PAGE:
Surprise can come in two big packages labeled pleasant and unpleasant. North Korea’s announcement that it has agreed to suspend enrichment and long-range missile flight tests while resuming IAEA inspections clearly falls in the first category. If Pyongyang reneges on these pledges in due course, after haggling for something, the result will be unpleasant, but not a surprise. The announced moratorium on nuclear testing now links North Korea’s declaratory policy with that of India and Pakistan. Renewed testing remains a possibility, but breaking this pledge will probably entail higher costs.
I enjoy the luxury of leaving to others the hard work of dealing with North Korea. Joel Wit has been chewing on this tough nut since 1993, when he worked at the State Department on the Agreed Framework. He has also worked on KEDO. He has visited the North maybe fifteen times, and is the co-author of three books: Going Critical: The First North Korean Nuclear Crisis (2004), Preparing for Sudden Change in North Korea (2009) and North Korean Reform: Politics, Economics and Security (2010).
I asked Joel for his take on the announcement:
By now everyone has seen the new US-DPRK agreement characterized by the Obama administration as a modest step forward. It seems every time the US and DPRK negotiate, someone always resorts to the old Asian proverb, “the journey of a thousand miles begins with a single step.” This agreement is definitely a single step.
But it is an important step for three reasons. First, it buys us time. Another North Korean nuclear test that could trigger a DPRK announcement that it has miniaturized warheads for its missiles would only make a bad situation much worse. This result puts that day off at least a little bit into the future and maybe even longer depending on progress made in further talks.
Second, aside from stopping activity at the one uranium enrichment plant in the DPRK we know about, if inspectors are allowed to verify the suspension of its operation, the international community might be able to learn more about the program. As everyone knows, only one group of foreigners has seen the inside of the facility and then only briefly. What is interesting is that the North Koreans know monitoring will reveal more information about this facility and their capabilities. Why are they taking this step? It’s hard to say.
Finally, this arrangement may help build a foundation for further progress in stopping, and eventually rolling back the DPRK nuclear effort. In the circles I move in, the people who chatter most about North Korea are almost all regional experts. They talk about “denuclearization” not knowing that process can’t happen overnight, particularly with a program that is almost five decades old. (This isn’t Libya!) It will require freezing and rolling back first and that will take time.
In reading the two unilateral statements, a number of potential problems are clear. Food deliveries will not be a problem since much of the details are already worked out. Implementation of the moratorium, however, may prove difficult since it requires the DPRK and IAEA to work out the monitoring measures, particularly at the Yongbyon uranium enrichment plant. There is a lot of bad blood between the two although, if they are really serious, the North Koreans can be on their best behavior. As a State Department official who often played go-between for Vienna and Pyongyang in the 1990s, I saw the DPRK’s behavior turn on a dime when it felt cooperating with the IAEA was in its interests.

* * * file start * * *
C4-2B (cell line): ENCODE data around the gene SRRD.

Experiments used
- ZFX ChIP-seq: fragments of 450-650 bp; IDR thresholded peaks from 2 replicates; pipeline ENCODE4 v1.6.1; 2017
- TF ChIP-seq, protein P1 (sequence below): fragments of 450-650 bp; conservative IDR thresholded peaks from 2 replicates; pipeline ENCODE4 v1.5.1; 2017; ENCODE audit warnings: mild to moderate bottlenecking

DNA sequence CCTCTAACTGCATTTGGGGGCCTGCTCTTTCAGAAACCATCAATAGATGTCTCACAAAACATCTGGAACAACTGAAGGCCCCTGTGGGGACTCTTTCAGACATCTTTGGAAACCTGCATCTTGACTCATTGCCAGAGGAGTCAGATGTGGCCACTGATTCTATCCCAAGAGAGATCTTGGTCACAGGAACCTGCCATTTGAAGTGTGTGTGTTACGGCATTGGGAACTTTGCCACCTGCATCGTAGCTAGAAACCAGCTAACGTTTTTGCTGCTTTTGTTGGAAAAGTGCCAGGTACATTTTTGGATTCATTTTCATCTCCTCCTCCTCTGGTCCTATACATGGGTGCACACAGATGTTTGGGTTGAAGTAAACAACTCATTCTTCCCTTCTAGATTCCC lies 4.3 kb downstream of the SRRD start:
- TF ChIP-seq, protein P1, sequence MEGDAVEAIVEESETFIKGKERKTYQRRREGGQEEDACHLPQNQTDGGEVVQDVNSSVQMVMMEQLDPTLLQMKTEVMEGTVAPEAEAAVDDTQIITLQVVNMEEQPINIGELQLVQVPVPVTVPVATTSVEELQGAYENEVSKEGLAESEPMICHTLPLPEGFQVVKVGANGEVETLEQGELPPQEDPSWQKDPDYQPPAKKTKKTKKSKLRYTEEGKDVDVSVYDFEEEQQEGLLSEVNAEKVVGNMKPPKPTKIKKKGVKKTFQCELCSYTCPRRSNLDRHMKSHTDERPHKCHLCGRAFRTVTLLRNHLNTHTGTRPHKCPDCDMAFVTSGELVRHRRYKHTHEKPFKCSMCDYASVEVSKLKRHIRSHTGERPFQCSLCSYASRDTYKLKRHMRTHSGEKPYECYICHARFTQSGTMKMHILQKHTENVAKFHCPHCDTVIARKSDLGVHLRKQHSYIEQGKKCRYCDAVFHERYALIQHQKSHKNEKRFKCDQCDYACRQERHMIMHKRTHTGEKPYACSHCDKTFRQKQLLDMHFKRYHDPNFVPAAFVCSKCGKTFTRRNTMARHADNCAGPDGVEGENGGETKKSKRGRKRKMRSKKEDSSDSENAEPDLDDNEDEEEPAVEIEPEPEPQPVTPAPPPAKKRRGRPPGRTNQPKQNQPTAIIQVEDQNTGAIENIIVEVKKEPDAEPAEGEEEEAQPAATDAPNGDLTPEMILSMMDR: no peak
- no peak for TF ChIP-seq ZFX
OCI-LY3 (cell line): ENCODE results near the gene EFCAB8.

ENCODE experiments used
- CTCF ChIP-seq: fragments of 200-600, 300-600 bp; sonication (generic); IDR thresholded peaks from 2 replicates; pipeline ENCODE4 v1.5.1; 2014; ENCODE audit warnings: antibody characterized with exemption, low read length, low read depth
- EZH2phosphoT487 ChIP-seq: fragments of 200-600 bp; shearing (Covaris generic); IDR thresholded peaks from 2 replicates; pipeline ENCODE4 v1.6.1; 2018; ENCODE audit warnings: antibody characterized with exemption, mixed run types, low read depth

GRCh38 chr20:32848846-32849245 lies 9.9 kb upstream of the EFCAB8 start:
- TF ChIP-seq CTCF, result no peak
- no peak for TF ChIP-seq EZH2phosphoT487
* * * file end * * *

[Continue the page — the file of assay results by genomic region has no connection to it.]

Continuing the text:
Just as, if not more significant, are the DPRK’s unilateral statement makes it clear for anyone who didn’t already realize this that there are going to be serious problems in negotiating further agreements if the Six Party Talks resume. The statement stakes out the North’s going in position, “priority will be given to the discussion of issues concerning the lifting of sanctions on the DPRK and provision of light-water reactors,” which is troublesome. In particular, there is virtually no support for the provision of LWRs to the North. Yet, Pyongyang insists that must happen if it is to give up its uranium enrichment program and nuclear weapons.
One might ask why has this agreement been reached until now? It’s a good question. All the Washington talking heads have been opining that nothing was going to happen in talks with North Korea since this is an election year in the U.S. and Pyongyang has little interest in reaching new agreements. So the agreement came as a big surprise to many of them. It’s hard to say what is going on inside an administration that has played its cards close to its chest except that it now understands its policy of “strategic patience,” trying to convince Pyongyang to change its bad behavior through pressure and isolation, has failed. Pressure and isolation are fine, but without reaching out through diplomacy they are a dead end.
On why the North would make this move, it’s not surprising to find the same “hyper-analysis” on North Korea that permeates the media all the time working its way into this story. Some silly people think the agreement proves that “strategic patience” has worked and Pyongyang is crying uncle. More thoughtful analysts believe the North’s chess move may reflect a desire to escape the Chinese bear hug reflected by a relationship today that is the closest it has been for decades. Others see it as a tactical step made because the North wants to maintain a calm external environment during the first year of its leadership transition. Still others believe the North agreed to a moratorium since it really isn’t ready to conduct more nuclear or missile tests and needs time to do more work on its enrichment program at facilities that are located somewhere other Yongbyon. All of these explanations are possible.